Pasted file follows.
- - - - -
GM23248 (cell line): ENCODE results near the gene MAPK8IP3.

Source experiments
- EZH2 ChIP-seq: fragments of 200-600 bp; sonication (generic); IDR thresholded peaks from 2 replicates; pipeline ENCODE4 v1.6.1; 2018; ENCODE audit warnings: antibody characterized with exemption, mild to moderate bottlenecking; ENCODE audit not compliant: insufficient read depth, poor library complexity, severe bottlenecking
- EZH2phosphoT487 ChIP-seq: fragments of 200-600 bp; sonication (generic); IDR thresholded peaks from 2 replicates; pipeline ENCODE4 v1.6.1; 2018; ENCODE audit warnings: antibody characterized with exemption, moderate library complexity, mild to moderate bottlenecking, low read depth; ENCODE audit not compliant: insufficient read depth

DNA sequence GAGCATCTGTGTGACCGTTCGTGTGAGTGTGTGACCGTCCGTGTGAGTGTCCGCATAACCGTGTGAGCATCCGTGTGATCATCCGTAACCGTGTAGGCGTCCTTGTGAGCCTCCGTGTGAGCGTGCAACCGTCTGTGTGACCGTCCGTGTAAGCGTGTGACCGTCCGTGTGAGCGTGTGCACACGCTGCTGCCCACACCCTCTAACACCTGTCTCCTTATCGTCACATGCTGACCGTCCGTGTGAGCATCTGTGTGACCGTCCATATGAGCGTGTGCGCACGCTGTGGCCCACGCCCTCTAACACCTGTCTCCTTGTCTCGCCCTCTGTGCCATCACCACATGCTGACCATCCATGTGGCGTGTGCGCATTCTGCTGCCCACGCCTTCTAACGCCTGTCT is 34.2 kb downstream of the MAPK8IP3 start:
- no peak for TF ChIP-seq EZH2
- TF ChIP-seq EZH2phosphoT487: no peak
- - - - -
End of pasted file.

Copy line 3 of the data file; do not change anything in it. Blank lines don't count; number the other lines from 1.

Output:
- EZH2 ChIP-seq: fragments of 200-600 bp; sonication (generic); IDR thresholded peaks from 2 replicates; pipeline ENCODE4 v1.6.1; 2018; ENCODE audit warnings: antibody characterized with exemption, mild to moderate bottlenecking; ENCODE audit not compliant: insufficient read depth, poor library complexity, severe bottlenecking